I developed PhoneGnome exactly for the Aunt Betsy’s in my life. It’s for my wife, my sister, my brother-in-law, and such. They are all smart people, but they don’t have time or the desire to configure an SPA-3000, setup an Asterisk box, and such. I knew about the kinds of benefits I was getting by doing these things, but there was no way I could talk Aunt Betsy into doing it. It was a lot like what drove me to join EarthLink in 1994/1995. A lot of us techies had been enjoying the Internet for a long time, but it was still too hard for most people. There was AOL, but if they wanted the “real” Internet, it was pretty challenging (getting PPP passords, dial-in numbers, lot’s of confusing manual settings). So we wanted to bring the real Internet to the masses and so we invented $19.95 all-you-can eat nationwide, with an easy-to-install client, and the rest is history.
The SPA-3000 and other existing VoIP products already serve people like me and you. It’s a great product. Don’t get me wrong. For those of us that have made the SPA-3000 do nifty things, maybe PhoneGnome isn’t for us. We might be better off with SER or Asterisk, or something more techie. For me personally, I use many kinds of VoIP gear beyond PhoneGnome for business purposes, and I thought I’d want to use all that cool stuff for my home line too, and I did for a while. But now at home I have gone all PhoneGnome – it’s more reliable, less costly to operate, less heat, less power, lower mantienence etc. and still gives me everything I want. But that doesn’t mean it’s for everyone.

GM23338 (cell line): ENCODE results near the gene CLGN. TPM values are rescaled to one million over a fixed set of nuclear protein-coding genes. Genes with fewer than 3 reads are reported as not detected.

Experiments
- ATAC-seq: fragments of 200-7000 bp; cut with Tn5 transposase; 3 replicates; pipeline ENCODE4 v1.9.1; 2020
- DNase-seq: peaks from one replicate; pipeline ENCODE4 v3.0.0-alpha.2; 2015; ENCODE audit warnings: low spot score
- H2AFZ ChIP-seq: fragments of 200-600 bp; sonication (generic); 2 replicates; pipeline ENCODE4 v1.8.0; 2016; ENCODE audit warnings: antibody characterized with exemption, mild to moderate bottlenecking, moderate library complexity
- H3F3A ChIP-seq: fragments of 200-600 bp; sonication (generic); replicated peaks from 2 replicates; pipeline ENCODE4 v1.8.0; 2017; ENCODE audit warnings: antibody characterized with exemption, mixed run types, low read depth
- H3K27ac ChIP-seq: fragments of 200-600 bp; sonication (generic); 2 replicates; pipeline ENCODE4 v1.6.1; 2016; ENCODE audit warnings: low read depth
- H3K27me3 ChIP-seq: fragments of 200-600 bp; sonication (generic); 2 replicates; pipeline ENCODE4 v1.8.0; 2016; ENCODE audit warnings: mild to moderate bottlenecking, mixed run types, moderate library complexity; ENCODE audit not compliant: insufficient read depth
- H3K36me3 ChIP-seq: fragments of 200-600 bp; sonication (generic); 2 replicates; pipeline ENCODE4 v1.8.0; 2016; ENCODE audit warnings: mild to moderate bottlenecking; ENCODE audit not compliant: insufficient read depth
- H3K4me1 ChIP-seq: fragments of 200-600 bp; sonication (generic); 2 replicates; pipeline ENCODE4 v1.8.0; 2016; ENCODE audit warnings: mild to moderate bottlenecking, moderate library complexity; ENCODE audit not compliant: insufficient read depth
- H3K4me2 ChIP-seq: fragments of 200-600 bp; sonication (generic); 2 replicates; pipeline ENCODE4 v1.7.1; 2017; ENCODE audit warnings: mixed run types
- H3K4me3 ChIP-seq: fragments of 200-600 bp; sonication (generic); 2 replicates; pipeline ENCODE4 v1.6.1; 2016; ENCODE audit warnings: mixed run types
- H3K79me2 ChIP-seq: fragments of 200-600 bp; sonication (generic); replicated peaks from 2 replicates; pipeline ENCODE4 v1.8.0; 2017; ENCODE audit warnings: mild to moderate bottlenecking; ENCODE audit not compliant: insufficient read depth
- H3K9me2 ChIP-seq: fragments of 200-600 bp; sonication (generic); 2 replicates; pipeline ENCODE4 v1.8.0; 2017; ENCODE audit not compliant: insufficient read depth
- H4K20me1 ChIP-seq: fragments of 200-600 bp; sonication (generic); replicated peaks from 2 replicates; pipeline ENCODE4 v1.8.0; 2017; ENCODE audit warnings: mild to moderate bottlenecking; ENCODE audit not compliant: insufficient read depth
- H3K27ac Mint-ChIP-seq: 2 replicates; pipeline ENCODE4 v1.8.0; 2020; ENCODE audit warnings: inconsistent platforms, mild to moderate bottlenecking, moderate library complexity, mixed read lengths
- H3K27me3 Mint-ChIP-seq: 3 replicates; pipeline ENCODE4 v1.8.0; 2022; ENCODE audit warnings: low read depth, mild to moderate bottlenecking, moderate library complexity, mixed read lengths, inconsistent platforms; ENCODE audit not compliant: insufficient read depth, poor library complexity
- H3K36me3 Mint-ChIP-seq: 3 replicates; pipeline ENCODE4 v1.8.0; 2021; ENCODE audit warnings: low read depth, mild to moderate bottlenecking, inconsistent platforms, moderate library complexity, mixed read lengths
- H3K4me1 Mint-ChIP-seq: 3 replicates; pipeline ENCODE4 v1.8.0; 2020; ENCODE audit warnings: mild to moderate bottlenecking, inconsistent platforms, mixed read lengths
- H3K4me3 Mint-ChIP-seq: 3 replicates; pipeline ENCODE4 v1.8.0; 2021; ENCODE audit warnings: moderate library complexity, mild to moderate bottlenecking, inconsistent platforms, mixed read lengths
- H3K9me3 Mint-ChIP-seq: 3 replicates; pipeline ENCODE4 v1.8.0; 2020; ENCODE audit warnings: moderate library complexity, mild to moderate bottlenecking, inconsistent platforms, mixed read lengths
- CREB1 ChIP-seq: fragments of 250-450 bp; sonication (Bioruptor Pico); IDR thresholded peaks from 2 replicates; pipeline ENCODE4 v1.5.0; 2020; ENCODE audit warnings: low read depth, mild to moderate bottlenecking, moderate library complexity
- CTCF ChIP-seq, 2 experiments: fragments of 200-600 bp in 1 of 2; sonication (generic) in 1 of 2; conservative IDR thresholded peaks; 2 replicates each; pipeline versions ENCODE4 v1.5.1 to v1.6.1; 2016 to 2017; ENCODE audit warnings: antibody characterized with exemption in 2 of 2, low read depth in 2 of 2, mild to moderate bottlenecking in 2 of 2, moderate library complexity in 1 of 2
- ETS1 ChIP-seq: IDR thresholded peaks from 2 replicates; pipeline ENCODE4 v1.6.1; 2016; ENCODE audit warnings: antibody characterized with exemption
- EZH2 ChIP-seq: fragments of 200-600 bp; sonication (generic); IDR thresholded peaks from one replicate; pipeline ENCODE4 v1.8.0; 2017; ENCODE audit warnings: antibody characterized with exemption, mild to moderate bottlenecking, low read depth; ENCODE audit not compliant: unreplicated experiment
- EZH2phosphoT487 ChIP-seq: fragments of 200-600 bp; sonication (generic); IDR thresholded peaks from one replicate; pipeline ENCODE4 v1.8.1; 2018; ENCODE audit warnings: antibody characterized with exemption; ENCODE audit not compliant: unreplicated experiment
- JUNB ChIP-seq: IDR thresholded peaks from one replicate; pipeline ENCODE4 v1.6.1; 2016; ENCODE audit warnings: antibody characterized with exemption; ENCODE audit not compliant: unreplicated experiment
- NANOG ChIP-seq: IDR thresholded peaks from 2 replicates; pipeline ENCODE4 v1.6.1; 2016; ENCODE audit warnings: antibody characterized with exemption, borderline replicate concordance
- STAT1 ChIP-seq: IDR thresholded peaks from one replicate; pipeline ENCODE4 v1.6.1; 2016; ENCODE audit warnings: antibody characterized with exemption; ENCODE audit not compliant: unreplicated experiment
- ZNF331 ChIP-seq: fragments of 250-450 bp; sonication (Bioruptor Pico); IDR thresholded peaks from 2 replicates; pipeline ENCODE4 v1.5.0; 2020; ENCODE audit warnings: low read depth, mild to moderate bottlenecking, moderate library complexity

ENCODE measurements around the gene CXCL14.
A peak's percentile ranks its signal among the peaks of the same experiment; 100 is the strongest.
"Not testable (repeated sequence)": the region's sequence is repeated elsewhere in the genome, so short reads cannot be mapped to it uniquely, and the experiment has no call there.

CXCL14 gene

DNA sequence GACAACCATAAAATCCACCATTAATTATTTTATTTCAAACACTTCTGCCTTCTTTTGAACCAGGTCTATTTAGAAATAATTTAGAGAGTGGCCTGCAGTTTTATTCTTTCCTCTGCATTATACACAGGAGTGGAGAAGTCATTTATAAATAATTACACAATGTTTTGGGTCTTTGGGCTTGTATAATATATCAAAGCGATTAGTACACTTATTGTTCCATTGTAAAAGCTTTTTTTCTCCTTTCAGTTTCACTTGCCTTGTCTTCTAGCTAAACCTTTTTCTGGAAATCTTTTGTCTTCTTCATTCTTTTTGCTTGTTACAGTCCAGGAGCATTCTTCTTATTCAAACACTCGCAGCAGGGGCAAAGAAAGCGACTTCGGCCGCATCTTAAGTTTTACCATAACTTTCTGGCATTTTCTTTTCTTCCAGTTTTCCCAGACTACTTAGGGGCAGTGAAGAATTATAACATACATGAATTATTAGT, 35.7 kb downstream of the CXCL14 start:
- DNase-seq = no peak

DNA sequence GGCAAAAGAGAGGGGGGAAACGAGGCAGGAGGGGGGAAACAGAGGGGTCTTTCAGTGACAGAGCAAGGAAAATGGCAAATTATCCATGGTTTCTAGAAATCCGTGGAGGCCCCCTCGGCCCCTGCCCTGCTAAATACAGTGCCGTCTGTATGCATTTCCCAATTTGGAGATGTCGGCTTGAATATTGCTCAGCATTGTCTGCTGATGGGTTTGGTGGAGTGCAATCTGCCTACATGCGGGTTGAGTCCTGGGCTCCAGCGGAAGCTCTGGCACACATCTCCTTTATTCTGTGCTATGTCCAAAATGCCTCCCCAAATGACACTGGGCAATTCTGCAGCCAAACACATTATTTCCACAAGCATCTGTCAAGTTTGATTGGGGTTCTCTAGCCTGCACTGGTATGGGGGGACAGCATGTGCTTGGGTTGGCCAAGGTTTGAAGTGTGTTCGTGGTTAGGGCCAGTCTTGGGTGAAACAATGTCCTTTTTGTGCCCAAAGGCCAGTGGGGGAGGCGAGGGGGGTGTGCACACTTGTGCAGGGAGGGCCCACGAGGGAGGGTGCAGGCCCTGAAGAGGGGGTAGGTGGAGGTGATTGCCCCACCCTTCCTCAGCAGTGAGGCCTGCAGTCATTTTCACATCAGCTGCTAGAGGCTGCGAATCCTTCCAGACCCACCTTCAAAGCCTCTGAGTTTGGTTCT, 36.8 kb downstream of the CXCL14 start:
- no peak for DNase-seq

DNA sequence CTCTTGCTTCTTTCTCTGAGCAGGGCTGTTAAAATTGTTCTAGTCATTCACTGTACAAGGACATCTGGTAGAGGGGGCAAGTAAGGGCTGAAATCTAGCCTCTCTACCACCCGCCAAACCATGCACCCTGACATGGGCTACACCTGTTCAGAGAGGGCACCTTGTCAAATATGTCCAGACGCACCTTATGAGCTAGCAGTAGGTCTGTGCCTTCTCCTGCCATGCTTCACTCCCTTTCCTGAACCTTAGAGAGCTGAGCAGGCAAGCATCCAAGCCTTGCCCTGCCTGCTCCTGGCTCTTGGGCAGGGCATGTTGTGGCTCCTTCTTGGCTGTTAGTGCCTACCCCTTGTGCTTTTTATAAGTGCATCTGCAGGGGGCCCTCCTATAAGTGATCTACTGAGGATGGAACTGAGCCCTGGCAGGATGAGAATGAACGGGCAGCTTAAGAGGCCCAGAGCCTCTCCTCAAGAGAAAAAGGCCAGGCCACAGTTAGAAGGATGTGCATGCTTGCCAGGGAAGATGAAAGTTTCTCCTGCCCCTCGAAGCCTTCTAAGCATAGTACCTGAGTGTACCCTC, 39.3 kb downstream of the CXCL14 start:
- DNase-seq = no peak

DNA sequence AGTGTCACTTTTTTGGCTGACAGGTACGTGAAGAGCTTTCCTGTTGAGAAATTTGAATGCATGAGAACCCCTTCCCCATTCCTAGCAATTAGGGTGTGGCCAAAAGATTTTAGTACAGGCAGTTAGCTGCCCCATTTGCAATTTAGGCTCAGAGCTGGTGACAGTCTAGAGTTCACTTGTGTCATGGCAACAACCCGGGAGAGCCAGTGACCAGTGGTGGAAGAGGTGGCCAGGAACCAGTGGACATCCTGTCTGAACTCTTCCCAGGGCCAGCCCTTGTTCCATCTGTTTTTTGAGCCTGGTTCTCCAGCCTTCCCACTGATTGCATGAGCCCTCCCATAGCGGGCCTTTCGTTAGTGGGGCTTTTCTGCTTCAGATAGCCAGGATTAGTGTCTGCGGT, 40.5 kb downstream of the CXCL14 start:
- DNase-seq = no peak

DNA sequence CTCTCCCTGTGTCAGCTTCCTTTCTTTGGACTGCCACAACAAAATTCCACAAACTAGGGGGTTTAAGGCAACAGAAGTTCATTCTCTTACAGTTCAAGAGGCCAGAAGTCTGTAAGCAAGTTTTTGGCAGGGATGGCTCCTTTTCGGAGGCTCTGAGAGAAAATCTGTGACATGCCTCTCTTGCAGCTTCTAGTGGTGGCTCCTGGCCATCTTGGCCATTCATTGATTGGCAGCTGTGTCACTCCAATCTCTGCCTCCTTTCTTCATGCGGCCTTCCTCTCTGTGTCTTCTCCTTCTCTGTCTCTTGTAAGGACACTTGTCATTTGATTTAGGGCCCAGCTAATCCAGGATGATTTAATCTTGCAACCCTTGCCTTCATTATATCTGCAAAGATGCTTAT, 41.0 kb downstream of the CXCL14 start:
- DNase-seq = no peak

As to Aunt Betsy. I can give Aunt Betsy a PhoneGnome, and she will be able to use it. I can help her follow the four simple setup steps (connect it and power it on): http://www.phonegnome.com/setup.html and she will be placing and receiving phone calls in a few minutes. I won’t have to train her how to use it. She already knows how to use it because she knows how to dial a phone (normal phone numbers without pins, or “switch codes” etc) and she knows to pick up a phone when it rings. I can tell the Aunt Betsy’s of my life to go to a store and buy a PhoneGnome and I won’t have to spend hours getting it ready for them. They take it off the self, take it home, and plug it in. That’s quite unlike the experience they will have buying and trying to setup a generic SPA-3000.
Put it this way. Over a year ago I bought a Sipura 3000 and it’s still back in the box, unconfigured. I got the review box from David and within 10 minutes the PhoneGnome was working. I’m not Aunt Betsy, but I sure liked the fact that it worked after only being plugged in.
Does the Sipura work that way? I don’t think so. That’s what makes me a fan of this very “consumer friendly” not geek/tech/nerd oriented product.